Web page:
“Right now, two-thirds of this community are doing well, in some cases better than ever before, but a third of our neighbors really haven't shared in the growth and success of Columbus since the Great Recession,” Ginther says. “So really having a single point of contact, a one-stop shop—but also someone to keep me and the city government laser-focused on these neighborhoods, particularly neighborhoods that have been left out of that success story—that came through loud and clear on Council and during the campaign for mayor and has been reinforced every day I've served as mayor,” Ginther says.
The new neighborhoods job requires strong listening skills and the ability to bring diverse interests and perspectives to the table, Ginther says. Williams-Scott has those talents, Ginther says, plus a deep knowledge of city government. “Because she's worked in different departments and the mayor's office, Carla knows how city government works and how to get resources for neighborhoods that somebody without her experience and background and relationships might not,” he says.
Ginther knew Williams-Scott from her time at City Hall and approached her about leading the new department. “I was humbled and honored and excited all at the same time,” she says. “I'm sitting there as they're explaining to me what this department's going to do. I'm like, ‘That's everything I've done. This is my dream job.' ”
“We're Not Rats”
Like lots of people in Linden, De Lena Scales was skeptical of the city's latest turnaround plan for the neighborhood. The 42-year-old Linden McKinley graduate has spent almost her entire life in Linden and remains devoted to the neighborhood, serving as the chair of the South Linden Area Commission and working as the program manager of neighborhood intervention for St. Stephen Community House on East 17th Avenue. As the neighborhood has declined, she and other Linden residents have participated in plenty of studies that haven't gone anywhere. “We're tired of being researched,” she says. “We're not rats.”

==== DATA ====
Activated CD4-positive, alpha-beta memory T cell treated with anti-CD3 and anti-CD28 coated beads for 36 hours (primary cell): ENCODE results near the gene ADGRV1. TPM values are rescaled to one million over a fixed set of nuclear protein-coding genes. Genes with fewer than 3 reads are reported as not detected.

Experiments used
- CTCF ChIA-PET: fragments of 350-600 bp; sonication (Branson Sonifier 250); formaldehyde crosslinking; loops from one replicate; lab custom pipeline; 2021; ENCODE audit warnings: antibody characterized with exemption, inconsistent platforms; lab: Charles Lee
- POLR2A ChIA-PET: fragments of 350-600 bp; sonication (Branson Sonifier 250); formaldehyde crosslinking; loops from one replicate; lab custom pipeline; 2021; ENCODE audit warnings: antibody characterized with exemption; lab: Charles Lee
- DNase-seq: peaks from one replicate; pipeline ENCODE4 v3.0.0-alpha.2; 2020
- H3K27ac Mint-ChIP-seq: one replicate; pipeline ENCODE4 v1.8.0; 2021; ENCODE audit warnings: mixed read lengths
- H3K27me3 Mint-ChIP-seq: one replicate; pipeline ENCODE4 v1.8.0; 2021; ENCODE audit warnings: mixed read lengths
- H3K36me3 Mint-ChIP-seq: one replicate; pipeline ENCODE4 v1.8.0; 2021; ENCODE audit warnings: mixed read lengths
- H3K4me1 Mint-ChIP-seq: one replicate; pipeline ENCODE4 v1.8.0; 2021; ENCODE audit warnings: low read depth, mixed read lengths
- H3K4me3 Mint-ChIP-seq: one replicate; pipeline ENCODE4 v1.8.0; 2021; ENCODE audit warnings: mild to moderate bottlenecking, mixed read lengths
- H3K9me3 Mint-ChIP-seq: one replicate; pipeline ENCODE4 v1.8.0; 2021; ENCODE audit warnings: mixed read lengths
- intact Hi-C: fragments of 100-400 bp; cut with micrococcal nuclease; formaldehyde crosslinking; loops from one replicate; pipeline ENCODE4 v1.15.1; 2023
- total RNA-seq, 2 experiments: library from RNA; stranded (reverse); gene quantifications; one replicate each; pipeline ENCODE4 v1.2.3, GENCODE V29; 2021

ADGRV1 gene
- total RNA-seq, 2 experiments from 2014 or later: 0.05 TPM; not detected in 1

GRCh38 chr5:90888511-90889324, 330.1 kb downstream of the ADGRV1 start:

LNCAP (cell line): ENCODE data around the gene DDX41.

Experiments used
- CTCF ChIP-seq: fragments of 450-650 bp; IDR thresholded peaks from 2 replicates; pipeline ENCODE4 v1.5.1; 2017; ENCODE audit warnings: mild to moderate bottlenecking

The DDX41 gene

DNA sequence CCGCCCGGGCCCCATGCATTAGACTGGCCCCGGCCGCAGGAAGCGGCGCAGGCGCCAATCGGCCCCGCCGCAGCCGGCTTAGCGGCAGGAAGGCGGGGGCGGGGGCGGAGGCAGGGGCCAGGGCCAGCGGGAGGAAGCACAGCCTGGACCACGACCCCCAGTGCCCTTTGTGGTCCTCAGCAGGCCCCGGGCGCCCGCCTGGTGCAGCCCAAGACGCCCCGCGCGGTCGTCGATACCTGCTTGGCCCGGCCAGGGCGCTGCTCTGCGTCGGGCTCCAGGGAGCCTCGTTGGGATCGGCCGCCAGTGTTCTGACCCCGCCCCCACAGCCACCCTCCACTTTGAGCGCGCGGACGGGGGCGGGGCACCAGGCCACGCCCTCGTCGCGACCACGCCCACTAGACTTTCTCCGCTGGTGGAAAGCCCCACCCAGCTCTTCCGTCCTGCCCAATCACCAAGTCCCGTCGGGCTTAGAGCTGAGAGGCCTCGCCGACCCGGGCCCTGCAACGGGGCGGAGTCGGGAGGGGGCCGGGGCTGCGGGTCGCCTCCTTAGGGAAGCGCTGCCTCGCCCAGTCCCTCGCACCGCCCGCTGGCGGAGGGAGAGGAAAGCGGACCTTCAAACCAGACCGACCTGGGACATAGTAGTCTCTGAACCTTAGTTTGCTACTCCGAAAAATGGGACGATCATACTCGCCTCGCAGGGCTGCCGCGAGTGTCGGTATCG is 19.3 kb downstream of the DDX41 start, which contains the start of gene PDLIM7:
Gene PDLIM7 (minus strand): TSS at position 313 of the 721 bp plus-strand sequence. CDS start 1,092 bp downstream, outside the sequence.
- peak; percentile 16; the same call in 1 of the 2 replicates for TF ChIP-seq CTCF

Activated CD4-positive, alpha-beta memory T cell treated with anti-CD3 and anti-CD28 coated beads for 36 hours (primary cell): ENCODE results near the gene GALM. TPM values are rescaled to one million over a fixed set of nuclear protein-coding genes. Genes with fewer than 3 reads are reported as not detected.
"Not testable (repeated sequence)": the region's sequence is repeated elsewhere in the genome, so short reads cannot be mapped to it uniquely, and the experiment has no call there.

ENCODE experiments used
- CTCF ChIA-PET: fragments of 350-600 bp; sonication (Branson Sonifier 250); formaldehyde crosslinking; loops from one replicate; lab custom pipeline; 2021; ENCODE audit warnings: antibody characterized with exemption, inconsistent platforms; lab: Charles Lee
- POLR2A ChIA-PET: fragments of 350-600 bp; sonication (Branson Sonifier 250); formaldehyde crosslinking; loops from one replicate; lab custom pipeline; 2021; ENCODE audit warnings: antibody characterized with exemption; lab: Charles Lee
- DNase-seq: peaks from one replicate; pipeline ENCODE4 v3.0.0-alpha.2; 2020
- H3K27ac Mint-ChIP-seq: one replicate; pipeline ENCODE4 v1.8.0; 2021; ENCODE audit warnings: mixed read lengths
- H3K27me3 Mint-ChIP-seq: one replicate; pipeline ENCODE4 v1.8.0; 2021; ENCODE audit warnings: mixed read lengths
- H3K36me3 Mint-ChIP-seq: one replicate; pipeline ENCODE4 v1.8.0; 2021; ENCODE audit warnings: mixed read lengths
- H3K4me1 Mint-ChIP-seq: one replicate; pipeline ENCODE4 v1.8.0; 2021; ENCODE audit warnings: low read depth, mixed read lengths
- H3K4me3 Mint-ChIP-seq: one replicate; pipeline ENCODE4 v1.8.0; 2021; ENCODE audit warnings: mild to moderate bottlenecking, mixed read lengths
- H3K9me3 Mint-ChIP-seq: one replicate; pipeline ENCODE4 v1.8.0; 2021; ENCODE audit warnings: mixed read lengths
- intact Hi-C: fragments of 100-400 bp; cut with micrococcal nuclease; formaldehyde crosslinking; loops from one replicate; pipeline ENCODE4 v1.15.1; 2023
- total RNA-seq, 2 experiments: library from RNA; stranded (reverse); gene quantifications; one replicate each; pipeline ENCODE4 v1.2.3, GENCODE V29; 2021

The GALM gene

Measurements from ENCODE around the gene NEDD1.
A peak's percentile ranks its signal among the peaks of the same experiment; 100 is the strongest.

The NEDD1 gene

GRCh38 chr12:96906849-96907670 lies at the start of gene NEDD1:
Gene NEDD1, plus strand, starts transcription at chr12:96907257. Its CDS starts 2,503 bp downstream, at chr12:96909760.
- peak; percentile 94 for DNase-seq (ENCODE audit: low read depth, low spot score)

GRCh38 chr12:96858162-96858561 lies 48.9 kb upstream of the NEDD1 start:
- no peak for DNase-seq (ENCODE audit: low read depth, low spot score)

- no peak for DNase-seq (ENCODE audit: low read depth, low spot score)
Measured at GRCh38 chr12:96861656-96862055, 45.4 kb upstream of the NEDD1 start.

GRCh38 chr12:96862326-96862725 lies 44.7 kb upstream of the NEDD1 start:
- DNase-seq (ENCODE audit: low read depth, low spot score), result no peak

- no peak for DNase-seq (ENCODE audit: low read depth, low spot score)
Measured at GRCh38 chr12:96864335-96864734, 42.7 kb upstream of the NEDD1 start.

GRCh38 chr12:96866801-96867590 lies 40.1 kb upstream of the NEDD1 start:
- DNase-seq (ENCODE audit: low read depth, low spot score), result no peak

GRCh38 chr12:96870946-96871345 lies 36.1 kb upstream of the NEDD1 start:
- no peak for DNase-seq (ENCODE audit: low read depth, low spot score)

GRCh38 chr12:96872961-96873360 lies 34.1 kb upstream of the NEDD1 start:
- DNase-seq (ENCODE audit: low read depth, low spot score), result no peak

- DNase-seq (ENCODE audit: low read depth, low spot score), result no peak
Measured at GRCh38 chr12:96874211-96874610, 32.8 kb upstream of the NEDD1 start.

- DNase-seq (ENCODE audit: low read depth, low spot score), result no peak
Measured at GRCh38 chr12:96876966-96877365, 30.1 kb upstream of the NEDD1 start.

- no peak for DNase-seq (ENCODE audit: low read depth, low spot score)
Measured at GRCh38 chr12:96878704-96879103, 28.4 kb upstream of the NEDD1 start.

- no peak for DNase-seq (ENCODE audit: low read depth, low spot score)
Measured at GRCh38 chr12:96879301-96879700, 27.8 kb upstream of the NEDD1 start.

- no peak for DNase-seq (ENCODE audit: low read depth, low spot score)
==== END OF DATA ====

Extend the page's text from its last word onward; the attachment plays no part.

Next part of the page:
Williams-Scott promised Scales and other Linden leaders this time will be different, pointing out how this initiative comes with financial backing, unlike other ones. And though the city has spent money before in Linden with high-profile projects like the Four Corners redevelopment, city officials say the support this time around is broader—from both the business community and the city. Though the Department of Neighborhoods remains one of the smaller departments at City Hall, its funding has gone up dramatically, from $4.7 million in 2017 to $7 million this year (a nearly 50-percent increase).
The city doesn't seem to have a private anchor for its Linden turnaround plan, as it had with Nationwide Children's Hospital on the South Side or JPMorgan Chase with Weinland Park. But city officials are pleased with the backing they've received from business so far.
Ginther singles out Huntington Bank and its CEO, Steve Steinour, for opening a new office complex at State Route 161 and Cleveland Avenue just north of Linden and for committing $300 million in lending to low-to-moderate income neighborhoods in Columbus. Progressive activists have criticized Ginther and other city officials for giving the developers of Easton a 10-year, 100-percent tax cut on new residential properties. But as part of that deal, the city secured $4.25 million to invest in public infrastructure in Linden. The Easton developers also are supporting the Linden master plan, developed in conjunction with the Neighborhood Design Center, and providing in-kind real-estate consulting and planning services to the city's Linden initiative. “I envision for Linden and the Hilltop [the other revitalization priority for the city] that it may not be one champion, but it may be a group of organizations that come together to champion that cause,” Williams-Scott says.